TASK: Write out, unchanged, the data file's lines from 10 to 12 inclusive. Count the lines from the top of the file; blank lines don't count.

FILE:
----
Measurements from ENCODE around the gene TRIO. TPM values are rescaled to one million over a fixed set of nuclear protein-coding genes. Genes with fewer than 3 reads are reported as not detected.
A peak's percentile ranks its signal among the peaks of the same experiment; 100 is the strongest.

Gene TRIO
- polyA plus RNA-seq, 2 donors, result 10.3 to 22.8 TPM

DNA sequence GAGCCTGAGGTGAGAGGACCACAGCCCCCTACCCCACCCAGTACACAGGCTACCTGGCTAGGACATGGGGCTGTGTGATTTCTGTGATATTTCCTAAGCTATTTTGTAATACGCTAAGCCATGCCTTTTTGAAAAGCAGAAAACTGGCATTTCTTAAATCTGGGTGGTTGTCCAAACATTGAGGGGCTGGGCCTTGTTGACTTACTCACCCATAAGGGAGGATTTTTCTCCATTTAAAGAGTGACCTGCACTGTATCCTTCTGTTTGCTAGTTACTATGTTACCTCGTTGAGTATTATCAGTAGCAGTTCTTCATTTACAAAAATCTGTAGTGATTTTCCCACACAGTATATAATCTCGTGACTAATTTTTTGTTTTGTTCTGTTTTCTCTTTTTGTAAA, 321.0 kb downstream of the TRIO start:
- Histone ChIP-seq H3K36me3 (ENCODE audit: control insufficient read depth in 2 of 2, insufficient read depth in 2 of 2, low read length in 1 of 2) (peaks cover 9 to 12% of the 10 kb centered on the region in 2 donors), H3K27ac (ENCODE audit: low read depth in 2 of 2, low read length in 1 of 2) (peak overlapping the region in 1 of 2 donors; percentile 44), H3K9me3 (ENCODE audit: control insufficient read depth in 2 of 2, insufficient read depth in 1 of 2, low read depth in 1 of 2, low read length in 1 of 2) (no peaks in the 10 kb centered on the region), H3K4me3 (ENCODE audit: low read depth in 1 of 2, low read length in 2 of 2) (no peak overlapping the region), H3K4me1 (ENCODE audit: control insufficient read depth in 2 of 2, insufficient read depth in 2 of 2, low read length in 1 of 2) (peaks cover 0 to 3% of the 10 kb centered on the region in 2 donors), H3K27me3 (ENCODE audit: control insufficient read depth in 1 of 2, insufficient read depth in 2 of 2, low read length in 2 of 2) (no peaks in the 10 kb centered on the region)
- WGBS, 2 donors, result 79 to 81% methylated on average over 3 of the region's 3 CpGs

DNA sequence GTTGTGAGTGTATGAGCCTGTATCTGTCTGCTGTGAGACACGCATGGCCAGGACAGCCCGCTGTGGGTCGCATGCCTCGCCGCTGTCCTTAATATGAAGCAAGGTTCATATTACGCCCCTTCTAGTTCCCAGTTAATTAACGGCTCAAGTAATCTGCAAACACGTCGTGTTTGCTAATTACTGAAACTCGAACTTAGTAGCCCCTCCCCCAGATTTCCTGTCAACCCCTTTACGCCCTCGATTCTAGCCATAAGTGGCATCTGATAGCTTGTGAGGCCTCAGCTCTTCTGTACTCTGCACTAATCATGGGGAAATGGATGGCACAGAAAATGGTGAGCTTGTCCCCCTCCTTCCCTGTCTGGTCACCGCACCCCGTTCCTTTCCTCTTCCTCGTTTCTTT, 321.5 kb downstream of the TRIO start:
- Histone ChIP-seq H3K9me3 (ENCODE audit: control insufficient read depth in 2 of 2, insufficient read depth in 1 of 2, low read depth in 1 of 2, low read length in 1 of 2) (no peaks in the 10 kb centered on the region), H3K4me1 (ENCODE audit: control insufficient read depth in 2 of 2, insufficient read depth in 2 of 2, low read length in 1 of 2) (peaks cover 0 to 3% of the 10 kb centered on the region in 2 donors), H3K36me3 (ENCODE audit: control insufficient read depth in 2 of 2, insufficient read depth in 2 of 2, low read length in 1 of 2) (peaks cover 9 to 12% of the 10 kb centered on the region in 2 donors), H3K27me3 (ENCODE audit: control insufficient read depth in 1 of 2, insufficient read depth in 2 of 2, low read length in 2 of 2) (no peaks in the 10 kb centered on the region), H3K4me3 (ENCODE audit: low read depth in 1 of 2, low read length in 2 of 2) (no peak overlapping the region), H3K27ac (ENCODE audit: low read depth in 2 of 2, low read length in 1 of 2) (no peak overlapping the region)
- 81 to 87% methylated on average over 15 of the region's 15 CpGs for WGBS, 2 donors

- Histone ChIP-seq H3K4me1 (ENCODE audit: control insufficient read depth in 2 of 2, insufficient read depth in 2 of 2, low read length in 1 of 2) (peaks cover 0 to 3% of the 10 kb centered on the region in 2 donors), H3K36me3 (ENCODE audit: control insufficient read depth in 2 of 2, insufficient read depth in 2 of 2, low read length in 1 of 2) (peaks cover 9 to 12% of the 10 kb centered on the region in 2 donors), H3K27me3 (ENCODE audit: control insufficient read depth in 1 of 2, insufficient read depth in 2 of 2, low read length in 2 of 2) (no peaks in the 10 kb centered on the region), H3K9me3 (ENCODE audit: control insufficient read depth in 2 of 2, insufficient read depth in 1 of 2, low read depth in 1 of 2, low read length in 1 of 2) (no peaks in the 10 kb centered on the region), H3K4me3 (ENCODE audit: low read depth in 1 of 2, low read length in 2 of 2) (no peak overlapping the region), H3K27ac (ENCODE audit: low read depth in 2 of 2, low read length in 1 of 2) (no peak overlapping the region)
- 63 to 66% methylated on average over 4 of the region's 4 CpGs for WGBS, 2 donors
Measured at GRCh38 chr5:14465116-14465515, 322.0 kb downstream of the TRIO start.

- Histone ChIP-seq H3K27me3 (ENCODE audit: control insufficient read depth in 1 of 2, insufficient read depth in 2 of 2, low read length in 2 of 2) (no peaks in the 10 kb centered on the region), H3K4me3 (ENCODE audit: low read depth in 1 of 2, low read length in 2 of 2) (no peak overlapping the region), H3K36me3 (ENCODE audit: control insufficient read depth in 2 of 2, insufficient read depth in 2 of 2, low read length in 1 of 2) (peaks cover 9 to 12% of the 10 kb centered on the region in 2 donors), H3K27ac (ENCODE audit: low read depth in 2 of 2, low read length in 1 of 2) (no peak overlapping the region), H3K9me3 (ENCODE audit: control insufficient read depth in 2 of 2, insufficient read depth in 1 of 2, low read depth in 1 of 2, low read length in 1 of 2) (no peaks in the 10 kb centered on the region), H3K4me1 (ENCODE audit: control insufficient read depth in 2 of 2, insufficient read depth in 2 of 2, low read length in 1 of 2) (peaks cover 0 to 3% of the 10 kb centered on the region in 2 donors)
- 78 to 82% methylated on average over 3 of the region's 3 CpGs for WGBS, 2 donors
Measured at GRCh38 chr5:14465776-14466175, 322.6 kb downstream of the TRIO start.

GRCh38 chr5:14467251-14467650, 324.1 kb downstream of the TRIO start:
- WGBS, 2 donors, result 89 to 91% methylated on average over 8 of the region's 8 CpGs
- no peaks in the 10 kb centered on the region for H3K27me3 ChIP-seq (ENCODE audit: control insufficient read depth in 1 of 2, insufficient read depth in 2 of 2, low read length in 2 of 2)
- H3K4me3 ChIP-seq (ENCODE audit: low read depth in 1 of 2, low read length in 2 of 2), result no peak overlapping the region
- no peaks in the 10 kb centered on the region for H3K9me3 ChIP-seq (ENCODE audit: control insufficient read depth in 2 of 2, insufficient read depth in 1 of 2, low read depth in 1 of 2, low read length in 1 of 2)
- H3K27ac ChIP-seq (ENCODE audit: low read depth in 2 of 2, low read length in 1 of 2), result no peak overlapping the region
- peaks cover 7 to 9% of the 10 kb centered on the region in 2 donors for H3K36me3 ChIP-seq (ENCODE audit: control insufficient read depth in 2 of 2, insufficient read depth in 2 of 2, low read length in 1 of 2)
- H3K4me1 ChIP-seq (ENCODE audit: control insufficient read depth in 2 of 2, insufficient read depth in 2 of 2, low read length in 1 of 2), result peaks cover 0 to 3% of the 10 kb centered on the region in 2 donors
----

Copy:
- 81 to 87% methylated on average over 15 of the region's 15 CpGs for WGBS, 2 donors

- Histone ChIP-seq H3K4me1 (ENCODE audit: control insufficient read depth in 2 of 2, insufficient read depth in 2 of 2, low read length in 1 of 2) (peaks cover 0 to 3% of the 10 kb centered on the region in 2 donors), H3K36me3 (ENCODE audit: control insufficient read depth in 2 of 2, insufficient read depth in 2 of 2, low read length in 1 of 2) (peaks cover 9 to 12% of the 10 kb centered on the region in 2 donors), H3K27me3 (ENCODE audit: control insufficient read depth in 1 of 2, insufficient read depth in 2 of 2, low read length in 2 of 2) (no peaks in the 10 kb centered on the region), H3K9me3 (ENCODE audit: control insufficient read depth in 2 of 2, insufficient read depth in 1 of 2, low read depth in 1 of 2, low read length in 1 of 2) (no peaks in the 10 kb centered on the region), H3K4me3 (ENCODE audit: low read depth in 1 of 2, low read length in 2 of 2) (no peak overlapping the region), H3K27ac (ENCODE audit: low read depth in 2 of 2, low read length in 1 of 2) (no peak overlapping the region)
- 63 to 66% methylated on average over 4 of the region's 4 CpGs for WGBS, 2 donors